My wife, Allie: I like it, but I wonder if other people will get it.
Me: Good point. I hope they do. Here's a sentimental, if somewhat indulgent, look back at the 2003 baseball season through the observations, emails, and conversations of the Faloon clan, a poor man’s This America Life, if you will.
While on vacation in July, I got wind of the annual Cape Cod League All Star game. The Cape League is comprised of college players from around the country. I made a compromise with my wife, trading an afternoon of shopping for attending the Cape’s All-Star game. My brother Pat joined us, and I was indulged in a full nine innings.
I try to soak up as much of the atmosphere as possible. My first impression is that this tiny amateur league has developed the “hey, we’re you’re buddies” aura that MLB wants to project. And then some.
The game is held at a local high school field. As we pull into the parking lot, we’re greeted by a sea of hand painted parking signs. Admission is a mere three dollars, and even that is but a “suggested donation.” Making our way to the third base bleachers, I notice smoke from the nearby snack shack. Apparently, the food is cooked on site. What a quaint notion.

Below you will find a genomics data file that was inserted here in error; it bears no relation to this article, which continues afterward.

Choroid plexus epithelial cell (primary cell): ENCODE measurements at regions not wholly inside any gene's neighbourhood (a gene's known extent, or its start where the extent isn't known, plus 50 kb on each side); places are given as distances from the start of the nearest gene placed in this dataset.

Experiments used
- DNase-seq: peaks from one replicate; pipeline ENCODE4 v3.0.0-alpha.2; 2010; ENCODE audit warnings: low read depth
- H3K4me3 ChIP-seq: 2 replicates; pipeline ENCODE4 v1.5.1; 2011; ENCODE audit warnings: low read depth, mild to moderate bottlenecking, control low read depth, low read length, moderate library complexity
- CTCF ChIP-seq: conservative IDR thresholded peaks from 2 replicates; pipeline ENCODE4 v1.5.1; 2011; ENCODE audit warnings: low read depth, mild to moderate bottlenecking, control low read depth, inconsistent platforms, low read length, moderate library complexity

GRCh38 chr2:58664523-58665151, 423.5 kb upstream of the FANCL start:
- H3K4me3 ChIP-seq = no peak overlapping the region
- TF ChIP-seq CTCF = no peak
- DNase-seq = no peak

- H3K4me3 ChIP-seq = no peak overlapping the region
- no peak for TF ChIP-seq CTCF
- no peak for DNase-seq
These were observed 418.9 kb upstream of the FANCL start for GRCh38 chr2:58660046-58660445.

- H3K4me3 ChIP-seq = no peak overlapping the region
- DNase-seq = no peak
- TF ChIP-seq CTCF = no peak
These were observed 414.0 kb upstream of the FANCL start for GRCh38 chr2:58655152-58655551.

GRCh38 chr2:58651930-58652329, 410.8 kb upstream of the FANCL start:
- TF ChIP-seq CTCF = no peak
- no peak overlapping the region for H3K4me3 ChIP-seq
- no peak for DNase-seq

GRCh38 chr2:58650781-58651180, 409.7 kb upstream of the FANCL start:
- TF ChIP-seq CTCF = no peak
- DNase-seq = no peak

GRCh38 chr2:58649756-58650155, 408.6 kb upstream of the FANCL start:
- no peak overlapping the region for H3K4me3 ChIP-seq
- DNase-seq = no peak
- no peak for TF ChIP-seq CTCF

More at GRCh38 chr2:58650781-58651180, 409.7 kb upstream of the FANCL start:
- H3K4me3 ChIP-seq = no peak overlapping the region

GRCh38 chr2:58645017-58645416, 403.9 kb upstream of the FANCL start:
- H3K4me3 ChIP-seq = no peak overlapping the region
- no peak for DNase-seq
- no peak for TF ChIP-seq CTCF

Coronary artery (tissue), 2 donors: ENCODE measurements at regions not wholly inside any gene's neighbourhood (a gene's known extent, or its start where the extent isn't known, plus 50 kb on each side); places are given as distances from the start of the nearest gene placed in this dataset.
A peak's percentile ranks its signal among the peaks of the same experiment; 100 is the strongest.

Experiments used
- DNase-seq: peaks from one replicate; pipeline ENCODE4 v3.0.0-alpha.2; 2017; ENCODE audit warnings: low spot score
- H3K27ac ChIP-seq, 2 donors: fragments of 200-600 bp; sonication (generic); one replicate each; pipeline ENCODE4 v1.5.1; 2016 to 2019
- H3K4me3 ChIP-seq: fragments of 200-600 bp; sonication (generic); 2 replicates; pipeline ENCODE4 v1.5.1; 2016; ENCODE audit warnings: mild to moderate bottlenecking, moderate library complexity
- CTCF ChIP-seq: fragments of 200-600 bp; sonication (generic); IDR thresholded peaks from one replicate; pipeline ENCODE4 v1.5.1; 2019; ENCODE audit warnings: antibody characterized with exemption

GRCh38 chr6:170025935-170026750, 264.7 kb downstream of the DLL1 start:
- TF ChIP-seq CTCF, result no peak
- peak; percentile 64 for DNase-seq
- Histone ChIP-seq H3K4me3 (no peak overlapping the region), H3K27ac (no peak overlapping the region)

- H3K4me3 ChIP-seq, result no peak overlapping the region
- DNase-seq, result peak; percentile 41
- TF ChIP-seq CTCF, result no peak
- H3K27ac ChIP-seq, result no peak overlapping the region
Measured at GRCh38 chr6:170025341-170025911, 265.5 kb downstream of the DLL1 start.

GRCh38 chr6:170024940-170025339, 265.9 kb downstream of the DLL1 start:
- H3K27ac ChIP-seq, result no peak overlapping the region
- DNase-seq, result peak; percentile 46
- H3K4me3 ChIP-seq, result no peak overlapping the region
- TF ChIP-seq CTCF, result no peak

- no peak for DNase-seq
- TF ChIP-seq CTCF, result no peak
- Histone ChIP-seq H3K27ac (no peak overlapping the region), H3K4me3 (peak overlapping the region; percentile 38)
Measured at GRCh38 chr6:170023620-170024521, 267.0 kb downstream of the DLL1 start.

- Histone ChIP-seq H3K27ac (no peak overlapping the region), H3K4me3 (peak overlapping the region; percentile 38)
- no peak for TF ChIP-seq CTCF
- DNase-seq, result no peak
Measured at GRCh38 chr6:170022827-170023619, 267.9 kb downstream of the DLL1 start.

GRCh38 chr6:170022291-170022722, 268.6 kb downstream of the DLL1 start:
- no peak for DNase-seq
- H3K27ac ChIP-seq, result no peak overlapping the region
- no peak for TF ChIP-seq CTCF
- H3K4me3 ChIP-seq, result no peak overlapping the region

The home run contest gets underway while I scan the program, reading over the list of former Cape League players now in the big leagues (there are dozens, including Nomar, Jeff Bagwell, and Barry Zito). Glancing up at the dinger derby, I’m struck by the sight of a patch of Astroturf covering home plate, giving off the putt-putt golf atmosphere that home run derbies so richly deserve.
When the game gets underway, the setting seems too old fashioned to be true. It’s the sort of place that would have Kevin Costner reaching for one of his cell phones and begging someone, anyone, to get “Blitzkrieg Bop” blasting out of the stadium’s p.a. system ASAP. A hush falls over the stadium with each pitch as everyone tunes into the game. There are nearly 6,000 people in attendance, yet it’s so quiet that not only can you hear the ball smack into the catcher’s mitt, but you can also hear the sizzle of the grass as a foul ball burns down the third base line. And each ball fouled out of play sends a pack of kids off in pursuit, even though they know all balls have to be returned. A row in front of us, two grandparents try to coax their grandson into becoming a catcher. (Grandmother: physically it’s the toughest position.” Grandfather: “Mentally too.”) Scanning the crowd I conduct an unofficial poll with the following results: 50% of the fans have white hair and 67% of the fans have Thoreau on their bookshelves.